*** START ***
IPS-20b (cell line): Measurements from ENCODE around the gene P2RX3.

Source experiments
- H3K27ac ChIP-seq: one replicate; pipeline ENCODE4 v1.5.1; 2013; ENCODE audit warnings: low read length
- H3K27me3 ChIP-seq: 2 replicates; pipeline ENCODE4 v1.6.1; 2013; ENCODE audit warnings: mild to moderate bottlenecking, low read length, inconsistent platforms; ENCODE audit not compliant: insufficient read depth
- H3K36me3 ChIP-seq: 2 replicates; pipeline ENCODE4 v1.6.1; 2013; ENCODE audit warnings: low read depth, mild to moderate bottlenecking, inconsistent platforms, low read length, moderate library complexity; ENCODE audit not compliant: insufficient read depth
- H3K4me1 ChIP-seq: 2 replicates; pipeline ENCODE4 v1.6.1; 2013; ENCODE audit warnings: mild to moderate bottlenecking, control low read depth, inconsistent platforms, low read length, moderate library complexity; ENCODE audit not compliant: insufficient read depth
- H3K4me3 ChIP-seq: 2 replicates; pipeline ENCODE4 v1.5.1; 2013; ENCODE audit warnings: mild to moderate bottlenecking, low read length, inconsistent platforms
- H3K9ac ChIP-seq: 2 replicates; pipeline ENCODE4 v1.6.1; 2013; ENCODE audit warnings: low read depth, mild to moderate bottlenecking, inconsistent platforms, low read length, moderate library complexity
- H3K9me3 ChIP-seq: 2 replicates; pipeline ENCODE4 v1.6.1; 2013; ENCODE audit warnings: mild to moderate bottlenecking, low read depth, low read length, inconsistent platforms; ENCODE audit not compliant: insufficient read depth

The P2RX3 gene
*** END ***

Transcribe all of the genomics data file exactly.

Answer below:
IPS-20b (cell line): Measurements from ENCODE around the gene P2RX3.

Source experiments
- H3K27ac ChIP-seq: one replicate; pipeline ENCODE4 v1.5.1; 2013; ENCODE audit warnings: low read length
- H3K27me3 ChIP-seq: 2 replicates; pipeline ENCODE4 v1.6.1; 2013; ENCODE audit warnings: mild to moderate bottlenecking, low read length, inconsistent platforms; ENCODE audit not compliant: insufficient read depth
- H3K36me3 ChIP-seq: 2 replicates; pipeline ENCODE4 v1.6.1; 2013; ENCODE audit warnings: low read depth, mild to moderate bottlenecking, inconsistent platforms, low read length, moderate library complexity; ENCODE audit not compliant: insufficient read depth
- H3K4me1 ChIP-seq: 2 replicates; pipeline ENCODE4 v1.6.1; 2013; ENCODE audit warnings: mild to moderate bottlenecking, control low read depth, inconsistent platforms, low read length, moderate library complexity; ENCODE audit not compliant: insufficient read depth
- H3K4me3 ChIP-seq: 2 replicates; pipeline ENCODE4 v1.5.1; 2013; ENCODE audit warnings: mild to moderate bottlenecking, low read length, inconsistent platforms
- H3K9ac ChIP-seq: 2 replicates; pipeline ENCODE4 v1.6.1; 2013; ENCODE audit warnings: low read depth, mild to moderate bottlenecking, inconsistent platforms, low read length, moderate library complexity
- H3K9me3 ChIP-seq: 2 replicates; pipeline ENCODE4 v1.6.1; 2013; ENCODE audit warnings: mild to moderate bottlenecking, low read depth, low read length, inconsistent platforms; ENCODE audit not compliant: insufficient read depth

The P2RX3 gene